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The growing season carbon balance of a sub-boreal clearcut 5 years after harvesting using two independent approaches to measure ecosystem CO2 flux Public Deposited

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  • From 27 June to 3 September 1999, CO2 fluxes from a 5-year-old, 84.15-ha vegetated clearcut in sub-boreal British Columbia were measured using a Bowen ratio energy balance (BREB) system and a second approach (the component model) that was based on scaled up CO2-flux measurements from belowground and plants (spruce seedlings and representative deciduous species). Over the 69-day study period both methods estimated the site to be a small sink for CO2 (–22.4 and –85 g C·m–2, respectively). Differences between the sink size of the two approaches largely resulted from a divergence in the data after 7 August when the BREB data indicated a switch from sink to source approximately 14 days in advance of the same change from sink to source seen in the component model data. The main components of the CO2 flux within the clearcut were belowground respiration (338 g C·m–2) and deciduous plant photosynthesis (–375 g C·m–2). The conifer seedlings were only a minor component in overall CO2 flux over the growing season (–48 g C·m–2). The small overall sink estimated for the site for the approximately 2.5-month growing period would likely have been surmounted by the belowground respiration if the yearly CO2 fluxes had been taken into account. For example, an additional 68 g C·m–2 was added to the atmosphere from 3 to 23 September (based on belowground respiration data only), after deciduous plants senesced. This source alone was enough to push the site from a sink to a source for CO2.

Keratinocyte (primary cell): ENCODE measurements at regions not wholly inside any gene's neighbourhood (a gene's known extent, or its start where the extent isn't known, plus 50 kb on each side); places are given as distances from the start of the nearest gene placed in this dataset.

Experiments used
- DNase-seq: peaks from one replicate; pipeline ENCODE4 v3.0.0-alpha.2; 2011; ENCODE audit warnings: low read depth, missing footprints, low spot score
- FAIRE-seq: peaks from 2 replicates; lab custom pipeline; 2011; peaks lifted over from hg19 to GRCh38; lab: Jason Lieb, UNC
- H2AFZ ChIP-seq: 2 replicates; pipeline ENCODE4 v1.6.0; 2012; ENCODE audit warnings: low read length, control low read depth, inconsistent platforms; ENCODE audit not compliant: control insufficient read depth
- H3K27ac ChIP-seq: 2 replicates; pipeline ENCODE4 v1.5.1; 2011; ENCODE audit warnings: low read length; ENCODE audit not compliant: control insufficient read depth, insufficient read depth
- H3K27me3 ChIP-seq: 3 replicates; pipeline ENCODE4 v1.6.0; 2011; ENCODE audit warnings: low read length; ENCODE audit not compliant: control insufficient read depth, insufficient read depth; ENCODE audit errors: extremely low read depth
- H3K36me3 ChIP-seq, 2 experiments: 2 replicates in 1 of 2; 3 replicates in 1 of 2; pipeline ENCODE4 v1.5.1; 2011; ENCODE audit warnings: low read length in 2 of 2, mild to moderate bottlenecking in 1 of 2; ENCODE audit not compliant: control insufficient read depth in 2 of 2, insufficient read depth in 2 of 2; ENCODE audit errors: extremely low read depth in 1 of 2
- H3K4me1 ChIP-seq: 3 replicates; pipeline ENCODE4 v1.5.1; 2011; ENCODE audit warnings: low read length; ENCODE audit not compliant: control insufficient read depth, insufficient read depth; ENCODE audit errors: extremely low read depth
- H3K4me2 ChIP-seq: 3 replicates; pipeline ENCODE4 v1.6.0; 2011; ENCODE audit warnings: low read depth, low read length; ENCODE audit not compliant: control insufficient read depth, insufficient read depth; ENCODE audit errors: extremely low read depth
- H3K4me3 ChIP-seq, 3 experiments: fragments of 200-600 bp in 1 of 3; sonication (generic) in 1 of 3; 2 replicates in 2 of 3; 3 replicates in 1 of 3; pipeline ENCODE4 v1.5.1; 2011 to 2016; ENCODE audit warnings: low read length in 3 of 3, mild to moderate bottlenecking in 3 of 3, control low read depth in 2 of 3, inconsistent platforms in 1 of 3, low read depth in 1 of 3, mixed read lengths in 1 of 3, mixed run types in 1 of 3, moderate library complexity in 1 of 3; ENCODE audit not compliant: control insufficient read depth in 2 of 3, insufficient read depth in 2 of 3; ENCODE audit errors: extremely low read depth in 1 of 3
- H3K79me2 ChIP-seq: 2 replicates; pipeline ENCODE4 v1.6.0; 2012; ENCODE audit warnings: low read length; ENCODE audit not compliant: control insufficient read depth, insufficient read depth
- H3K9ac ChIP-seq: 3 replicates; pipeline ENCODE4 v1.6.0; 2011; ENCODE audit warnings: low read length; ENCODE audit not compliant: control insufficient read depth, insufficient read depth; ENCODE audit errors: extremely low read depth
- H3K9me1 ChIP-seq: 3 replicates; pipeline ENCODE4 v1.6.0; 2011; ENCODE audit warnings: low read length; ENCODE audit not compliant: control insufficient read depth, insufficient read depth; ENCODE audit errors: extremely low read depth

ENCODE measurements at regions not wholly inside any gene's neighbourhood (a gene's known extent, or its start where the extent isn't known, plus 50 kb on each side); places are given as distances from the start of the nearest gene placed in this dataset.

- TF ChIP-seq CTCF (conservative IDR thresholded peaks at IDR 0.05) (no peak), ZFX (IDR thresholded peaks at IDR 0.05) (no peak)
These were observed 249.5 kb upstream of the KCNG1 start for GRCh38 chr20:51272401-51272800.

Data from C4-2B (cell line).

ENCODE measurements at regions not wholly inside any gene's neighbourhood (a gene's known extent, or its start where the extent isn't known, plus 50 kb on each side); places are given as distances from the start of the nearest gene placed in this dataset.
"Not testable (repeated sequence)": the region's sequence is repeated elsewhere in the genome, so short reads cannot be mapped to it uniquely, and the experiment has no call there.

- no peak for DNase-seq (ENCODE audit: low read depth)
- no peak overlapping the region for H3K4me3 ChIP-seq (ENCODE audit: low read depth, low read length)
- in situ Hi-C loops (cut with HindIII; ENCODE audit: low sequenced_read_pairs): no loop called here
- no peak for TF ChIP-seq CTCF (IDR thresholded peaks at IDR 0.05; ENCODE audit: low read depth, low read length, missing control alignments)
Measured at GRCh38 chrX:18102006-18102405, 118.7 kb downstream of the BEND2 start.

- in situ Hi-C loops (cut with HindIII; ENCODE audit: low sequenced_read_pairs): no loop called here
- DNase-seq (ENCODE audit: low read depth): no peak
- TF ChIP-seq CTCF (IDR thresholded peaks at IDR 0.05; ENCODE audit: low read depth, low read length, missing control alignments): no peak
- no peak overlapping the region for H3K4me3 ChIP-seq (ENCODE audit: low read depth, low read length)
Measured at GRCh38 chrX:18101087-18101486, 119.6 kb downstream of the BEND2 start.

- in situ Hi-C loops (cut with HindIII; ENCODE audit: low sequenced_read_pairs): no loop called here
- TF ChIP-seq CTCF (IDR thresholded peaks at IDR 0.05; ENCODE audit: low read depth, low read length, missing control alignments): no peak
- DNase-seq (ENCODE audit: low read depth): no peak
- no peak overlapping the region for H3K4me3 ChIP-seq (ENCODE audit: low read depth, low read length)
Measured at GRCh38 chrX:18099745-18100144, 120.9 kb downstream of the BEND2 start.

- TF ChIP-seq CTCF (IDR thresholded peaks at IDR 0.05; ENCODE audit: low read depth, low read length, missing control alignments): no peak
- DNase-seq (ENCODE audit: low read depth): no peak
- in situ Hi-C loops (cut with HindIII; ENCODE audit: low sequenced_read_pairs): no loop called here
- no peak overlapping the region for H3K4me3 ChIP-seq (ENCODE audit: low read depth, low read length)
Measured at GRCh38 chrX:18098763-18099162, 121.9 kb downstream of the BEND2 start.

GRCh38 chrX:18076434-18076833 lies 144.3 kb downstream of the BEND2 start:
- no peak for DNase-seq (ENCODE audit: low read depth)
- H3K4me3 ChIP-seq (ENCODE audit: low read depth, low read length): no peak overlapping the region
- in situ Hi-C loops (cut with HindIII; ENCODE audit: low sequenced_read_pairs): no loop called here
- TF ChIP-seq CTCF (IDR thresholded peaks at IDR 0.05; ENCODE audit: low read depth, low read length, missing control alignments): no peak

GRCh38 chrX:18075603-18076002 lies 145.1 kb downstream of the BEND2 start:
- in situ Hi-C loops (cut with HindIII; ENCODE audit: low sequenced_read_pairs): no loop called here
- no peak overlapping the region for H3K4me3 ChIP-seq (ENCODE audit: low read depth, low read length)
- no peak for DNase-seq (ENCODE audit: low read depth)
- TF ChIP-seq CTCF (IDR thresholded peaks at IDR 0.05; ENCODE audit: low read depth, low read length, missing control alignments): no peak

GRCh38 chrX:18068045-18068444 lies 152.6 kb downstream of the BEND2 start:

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  • Thomas G. Pypker and Arthur L. Fredeen. 2002. The growing season carbon balance of a sub-boreal clearcut 5 years after harvesting using two independent approaches to measure ecosystem CO2 flux. Can. J. For. Res. 32: 852–862.
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